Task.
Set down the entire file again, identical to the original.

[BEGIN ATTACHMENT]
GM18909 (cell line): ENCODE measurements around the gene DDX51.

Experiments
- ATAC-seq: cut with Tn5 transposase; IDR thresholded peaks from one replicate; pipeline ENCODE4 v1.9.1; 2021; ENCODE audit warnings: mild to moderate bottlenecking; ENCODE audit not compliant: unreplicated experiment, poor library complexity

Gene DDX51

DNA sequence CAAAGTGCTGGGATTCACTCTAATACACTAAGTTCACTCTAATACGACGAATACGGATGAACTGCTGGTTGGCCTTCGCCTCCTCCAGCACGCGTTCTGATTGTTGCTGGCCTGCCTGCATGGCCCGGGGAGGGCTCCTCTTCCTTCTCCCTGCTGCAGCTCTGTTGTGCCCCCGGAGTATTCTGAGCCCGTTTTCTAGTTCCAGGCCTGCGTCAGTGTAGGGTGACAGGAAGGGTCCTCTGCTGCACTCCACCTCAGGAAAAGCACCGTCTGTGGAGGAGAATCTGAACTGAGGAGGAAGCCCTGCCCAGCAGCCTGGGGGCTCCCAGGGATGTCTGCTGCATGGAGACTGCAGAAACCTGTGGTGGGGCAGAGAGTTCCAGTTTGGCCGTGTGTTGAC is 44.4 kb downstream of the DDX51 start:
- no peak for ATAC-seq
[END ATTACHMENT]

GM18909 (cell line): ENCODE measurements around the gene DDX51.

Experiments
- ATAC-seq: cut with Tn5 transposase; IDR thresholded peaks from one replicate; pipeline ENCODE4 v1.9.1; 2021; ENCODE audit warnings: mild to moderate bottlenecking; ENCODE audit not compliant: unreplicated experiment, poor library complexity

Gene DDX51

DNA sequence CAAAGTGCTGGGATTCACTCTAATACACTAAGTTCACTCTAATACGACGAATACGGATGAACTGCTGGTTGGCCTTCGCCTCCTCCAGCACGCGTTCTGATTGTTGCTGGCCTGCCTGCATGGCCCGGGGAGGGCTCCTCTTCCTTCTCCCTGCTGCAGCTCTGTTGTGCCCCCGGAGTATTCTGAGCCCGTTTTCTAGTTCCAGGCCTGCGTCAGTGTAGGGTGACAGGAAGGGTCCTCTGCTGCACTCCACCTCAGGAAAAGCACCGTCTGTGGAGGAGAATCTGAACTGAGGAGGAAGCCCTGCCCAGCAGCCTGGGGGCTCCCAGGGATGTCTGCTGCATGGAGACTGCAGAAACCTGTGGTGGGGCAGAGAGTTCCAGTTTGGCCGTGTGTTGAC is 44.4 kb downstream of the DDX51 start:
- no peak for ATAC-seq